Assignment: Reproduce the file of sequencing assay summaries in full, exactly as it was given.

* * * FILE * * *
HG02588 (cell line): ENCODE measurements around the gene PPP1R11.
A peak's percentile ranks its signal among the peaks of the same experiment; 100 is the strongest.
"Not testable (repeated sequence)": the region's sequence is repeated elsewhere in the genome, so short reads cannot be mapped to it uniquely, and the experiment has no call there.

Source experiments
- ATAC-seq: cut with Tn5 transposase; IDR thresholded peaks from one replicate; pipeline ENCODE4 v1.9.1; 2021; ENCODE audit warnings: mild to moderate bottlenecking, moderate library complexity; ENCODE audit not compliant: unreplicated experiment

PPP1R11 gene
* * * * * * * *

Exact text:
HG02588 (cell line): ENCODE measurements around the gene PPP1R11.
A peak's percentile ranks its signal among the peaks of the same experiment; 100 is the strongest.
"Not testable (repeated sequence)": the region's sequence is repeated elsewhere in the genome, so short reads cannot be mapped to it uniquely, and the experiment has no call there.

Source experiments
- ATAC-seq: cut with Tn5 transposase; IDR thresholded peaks from one replicate; pipeline ENCODE4 v1.9.1; 2021; ENCODE audit warnings: mild to moderate bottlenecking, moderate library complexity; ENCODE audit not compliant: unreplicated experiment

PPP1R11 gene